Although Pittsburgh Penguins’ forward Sidney Crosby has had a firm grasp on the Hart Trophy for the majority of the 2012-2013 season, his recent injury has opened up the door for several other skaters around the league to potentially take home this year’s MVP award. The most surprising name now beginning to be muttered around NHL circles as a potential Hart candidate has to be the once dormant Washington Capitals’ forward, Alex Ovechkin. In his last 12 games, Ovechkin has led the Capitals to the top of the Southeast Division by scoring an astounding 21 total points in that time. While these exploits may sound heroic and worthy of Hart Trophy consideration, a closer look at Ovechkin’s statistics this season show that his success this year may not be as impressive as some people initially thought.
Note: Statistics are accurate as of the morning of April 9th, 2013.
A Closer Look At Alex Ovechkin’s Statistics
- Of Ovechkin’s 25 goals this season, 15 have been scored against goaltenders who started the 2013 season in the AHL or as a backup – Bishop, Markstrom, Clemmensen, Ellis, Peters, Montoya, Enroth, Hedberg.
- Of Ovechkin’s 25 goals, 14 have been scored against the Jets, Panthers, Hurricanes, and Lightning – all four of which are in the bottom 8 of goals allowed per game in the entire NHL.
- Ovechkin has 89 more shots than the next highest player on the Capitals’ roster. This is the largest player shot disparity in the NHL – the 2nd largest is Evander Kane with 50 more shots than the next highest player on the Winnipeg Jets.
Ovechkin’s Most Frequent Victims
- Florida Panthers: 6 Goals Scored – Team GAA: 3.36 – 29th in the NHL
- Carolina Hurricanes: 3 Goals Scored – Team GAA: 3.16 – 28th in the NHL
- Winnipeg Jets: 3 Goals Scored – Team GAA: 2.95 – 23rd in the NHL
- Buffalo Sabres: 3 Goals Scored – Team GAA: 2.92 – 22nd in the NHL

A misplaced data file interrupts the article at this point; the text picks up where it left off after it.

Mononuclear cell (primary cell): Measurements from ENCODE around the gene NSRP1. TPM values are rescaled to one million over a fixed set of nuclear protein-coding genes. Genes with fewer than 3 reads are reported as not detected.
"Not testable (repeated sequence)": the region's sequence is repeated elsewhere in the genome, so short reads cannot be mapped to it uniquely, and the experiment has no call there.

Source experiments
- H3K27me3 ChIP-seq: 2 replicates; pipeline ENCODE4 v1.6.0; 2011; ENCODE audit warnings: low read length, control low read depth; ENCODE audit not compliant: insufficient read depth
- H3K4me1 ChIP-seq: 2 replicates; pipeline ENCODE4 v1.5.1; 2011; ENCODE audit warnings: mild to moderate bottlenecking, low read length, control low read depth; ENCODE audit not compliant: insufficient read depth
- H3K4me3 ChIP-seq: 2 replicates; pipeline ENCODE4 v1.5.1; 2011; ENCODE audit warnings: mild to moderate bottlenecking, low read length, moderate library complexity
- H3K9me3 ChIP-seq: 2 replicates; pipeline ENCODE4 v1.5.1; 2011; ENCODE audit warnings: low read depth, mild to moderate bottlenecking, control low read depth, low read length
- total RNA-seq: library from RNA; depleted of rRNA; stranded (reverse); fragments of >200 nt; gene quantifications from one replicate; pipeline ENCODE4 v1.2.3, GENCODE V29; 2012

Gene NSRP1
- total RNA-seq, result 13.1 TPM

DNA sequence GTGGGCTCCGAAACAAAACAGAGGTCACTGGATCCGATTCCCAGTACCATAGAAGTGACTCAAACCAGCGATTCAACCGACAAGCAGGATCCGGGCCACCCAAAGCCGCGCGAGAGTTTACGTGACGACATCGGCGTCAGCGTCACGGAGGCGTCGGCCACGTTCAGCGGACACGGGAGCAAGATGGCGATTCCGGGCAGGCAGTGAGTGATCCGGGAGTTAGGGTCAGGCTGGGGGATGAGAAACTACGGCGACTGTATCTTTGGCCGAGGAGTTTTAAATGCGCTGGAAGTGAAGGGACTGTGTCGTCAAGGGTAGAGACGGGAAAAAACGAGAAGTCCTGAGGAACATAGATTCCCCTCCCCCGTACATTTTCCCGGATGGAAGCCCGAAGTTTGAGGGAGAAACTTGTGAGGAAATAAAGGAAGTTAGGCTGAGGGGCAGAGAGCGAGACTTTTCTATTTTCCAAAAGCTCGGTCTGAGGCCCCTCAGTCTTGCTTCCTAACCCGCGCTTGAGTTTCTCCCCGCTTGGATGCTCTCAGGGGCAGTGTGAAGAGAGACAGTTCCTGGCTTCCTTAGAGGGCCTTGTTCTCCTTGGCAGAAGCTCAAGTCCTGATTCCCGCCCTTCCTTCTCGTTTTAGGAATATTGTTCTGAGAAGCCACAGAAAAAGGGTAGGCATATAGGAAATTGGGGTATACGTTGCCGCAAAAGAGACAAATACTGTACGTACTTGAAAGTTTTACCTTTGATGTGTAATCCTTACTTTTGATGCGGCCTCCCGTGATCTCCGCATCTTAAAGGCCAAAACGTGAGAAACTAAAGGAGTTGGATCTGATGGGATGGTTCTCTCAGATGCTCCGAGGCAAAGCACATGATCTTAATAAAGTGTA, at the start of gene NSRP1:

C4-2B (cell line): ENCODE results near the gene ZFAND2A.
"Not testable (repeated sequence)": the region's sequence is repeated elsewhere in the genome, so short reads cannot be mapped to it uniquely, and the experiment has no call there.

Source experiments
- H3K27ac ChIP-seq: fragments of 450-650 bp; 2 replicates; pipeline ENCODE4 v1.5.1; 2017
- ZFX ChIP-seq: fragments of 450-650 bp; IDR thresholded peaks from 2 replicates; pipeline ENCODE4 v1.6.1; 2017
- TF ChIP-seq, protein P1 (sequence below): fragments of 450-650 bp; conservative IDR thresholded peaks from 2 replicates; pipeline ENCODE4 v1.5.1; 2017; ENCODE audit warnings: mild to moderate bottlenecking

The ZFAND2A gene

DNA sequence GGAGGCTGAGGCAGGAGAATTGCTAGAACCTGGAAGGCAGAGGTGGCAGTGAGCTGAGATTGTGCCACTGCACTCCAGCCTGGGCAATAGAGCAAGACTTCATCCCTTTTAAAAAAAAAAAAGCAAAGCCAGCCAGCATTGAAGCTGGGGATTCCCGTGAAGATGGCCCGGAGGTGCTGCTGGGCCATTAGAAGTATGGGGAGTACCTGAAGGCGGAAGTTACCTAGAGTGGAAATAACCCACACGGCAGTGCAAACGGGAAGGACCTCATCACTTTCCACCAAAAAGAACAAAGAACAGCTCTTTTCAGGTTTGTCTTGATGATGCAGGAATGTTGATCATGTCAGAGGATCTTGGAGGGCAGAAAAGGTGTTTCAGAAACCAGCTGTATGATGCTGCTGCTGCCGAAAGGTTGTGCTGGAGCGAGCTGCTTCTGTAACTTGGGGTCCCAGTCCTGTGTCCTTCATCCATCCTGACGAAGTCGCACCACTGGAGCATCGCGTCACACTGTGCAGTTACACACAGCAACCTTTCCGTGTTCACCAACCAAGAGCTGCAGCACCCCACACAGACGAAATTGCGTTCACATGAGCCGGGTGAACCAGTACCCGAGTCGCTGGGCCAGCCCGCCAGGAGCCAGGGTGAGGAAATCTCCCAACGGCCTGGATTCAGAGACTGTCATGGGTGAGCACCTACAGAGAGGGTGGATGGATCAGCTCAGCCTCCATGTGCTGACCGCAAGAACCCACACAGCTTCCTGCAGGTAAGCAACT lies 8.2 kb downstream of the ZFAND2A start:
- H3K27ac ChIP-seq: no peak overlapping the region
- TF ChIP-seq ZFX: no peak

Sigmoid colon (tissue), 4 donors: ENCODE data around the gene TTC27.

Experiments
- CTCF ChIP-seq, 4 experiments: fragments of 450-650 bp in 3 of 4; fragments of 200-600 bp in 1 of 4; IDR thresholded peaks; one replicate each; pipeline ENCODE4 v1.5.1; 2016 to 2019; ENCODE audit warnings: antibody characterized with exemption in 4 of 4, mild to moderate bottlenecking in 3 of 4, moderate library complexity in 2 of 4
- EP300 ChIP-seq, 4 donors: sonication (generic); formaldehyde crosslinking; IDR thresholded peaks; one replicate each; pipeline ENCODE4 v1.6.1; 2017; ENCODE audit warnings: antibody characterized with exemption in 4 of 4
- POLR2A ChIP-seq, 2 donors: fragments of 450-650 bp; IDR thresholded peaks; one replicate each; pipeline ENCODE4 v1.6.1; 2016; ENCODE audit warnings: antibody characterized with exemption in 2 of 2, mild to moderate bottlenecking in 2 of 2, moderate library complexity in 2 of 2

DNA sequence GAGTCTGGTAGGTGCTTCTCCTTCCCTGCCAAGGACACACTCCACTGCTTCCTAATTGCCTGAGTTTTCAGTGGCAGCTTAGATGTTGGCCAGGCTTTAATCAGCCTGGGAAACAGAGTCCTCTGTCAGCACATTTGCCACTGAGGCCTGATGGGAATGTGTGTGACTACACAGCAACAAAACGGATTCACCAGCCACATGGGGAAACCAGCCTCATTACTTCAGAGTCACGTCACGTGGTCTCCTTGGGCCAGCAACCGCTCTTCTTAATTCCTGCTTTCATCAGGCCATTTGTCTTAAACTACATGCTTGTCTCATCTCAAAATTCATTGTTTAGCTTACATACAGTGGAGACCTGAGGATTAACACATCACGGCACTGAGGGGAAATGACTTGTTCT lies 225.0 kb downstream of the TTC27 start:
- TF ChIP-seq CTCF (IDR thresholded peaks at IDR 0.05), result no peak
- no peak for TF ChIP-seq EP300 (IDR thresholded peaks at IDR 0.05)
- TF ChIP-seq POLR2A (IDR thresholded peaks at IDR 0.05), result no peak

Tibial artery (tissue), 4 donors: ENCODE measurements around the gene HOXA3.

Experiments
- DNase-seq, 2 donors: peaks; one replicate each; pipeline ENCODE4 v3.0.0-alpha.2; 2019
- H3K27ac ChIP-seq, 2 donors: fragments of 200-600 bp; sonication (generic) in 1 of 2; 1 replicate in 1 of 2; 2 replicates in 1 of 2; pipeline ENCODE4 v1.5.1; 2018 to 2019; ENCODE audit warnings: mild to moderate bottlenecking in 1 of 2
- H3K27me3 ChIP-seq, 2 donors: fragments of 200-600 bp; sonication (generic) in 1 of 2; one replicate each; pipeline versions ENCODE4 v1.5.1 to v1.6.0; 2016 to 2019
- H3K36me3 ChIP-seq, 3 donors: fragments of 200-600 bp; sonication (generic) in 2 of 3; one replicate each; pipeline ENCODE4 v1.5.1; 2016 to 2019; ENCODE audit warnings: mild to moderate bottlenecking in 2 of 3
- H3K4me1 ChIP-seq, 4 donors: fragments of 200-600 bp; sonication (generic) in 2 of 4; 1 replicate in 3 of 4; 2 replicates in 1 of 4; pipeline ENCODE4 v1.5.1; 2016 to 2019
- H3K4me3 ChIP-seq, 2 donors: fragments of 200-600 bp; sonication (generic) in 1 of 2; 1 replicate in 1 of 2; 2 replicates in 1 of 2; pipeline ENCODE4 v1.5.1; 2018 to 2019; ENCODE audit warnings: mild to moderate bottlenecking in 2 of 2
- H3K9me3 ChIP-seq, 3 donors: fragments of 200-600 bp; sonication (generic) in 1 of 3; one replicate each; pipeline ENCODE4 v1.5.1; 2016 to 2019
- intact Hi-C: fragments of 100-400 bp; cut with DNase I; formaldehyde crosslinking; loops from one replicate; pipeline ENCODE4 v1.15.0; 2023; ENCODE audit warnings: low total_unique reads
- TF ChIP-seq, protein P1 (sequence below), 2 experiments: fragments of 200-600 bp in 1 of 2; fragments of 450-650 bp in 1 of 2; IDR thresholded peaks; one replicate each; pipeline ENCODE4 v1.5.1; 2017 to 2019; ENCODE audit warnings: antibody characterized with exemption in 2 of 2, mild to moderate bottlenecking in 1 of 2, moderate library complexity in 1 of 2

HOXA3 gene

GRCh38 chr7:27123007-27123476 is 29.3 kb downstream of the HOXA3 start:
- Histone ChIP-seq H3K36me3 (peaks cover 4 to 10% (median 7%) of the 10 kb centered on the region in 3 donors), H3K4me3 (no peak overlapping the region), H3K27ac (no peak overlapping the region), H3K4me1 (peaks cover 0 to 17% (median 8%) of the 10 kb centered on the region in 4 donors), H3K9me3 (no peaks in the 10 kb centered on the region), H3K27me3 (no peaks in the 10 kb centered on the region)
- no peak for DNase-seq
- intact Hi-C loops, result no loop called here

What Does It All Mean?
Upon closer review of Ovechkin’s impressive goal total this season it seems as if I have found a common trend. While there is no doubt that scoring 25 goals in just 39 games is very impressive regardless of the circumstances, the fact that Ovechkin has seen the majority of his success against inferior opponents should factor into his Hart Trophy consideration.
With almost half of his offensive damage being done against the Southeast Division or backup goaltenders, voters should take into account the frailty of Ovechkin’s divisional surroundings. While Ovechkin has led his team to the top of the Southeast Division, it is important to note that the Southeast has been easily the most hapless division in the entire NHL this season. With just 42 points, the Capitals are more than 13 points behind fellow Eastern Conference division leaders, the Pittsburgh Penguins and Montreal Canadiens. The Capitals may be the best team in the Southeast this year, but like the Florida Panthers last season, their success may prove to be fool’s gold.
Also lost in the recent Ovechkin frenzy has been the consistent play of both Nicklas Backstrom and Mike Ribiero who kept the Capitals afloat prior to Ovechkin’s late-season surge. While other Hart contenders like Sidney Crosby, Patrick Kane, and John Tavares have carried their teams throughout the majority of the season, Ovechkin has only recently started to show signs of life. In fact, Ovechkin was only able to compile a grand total of 11 points through the team’s first 16 games this season.
While I don’t mean to demean Alex Ovechkin as a player, these statistical findings have shown me that while he may be having a resurgent season, he is hardly worthy of Hart Trophy consideration. Considering he was once a top-tier player in the world, fans around the NHL will be quick to label Ovechkin’s recent exploits as his return to form – however I do not think that an impressive stretch of games is enough to garner neither hardware or faith that this success can be sustained. One thing is for sure though, the NHL is better served when players like Alex Ovechkin are playing at the top of their game – I for one am just not ready to proclaim his revival just yet.
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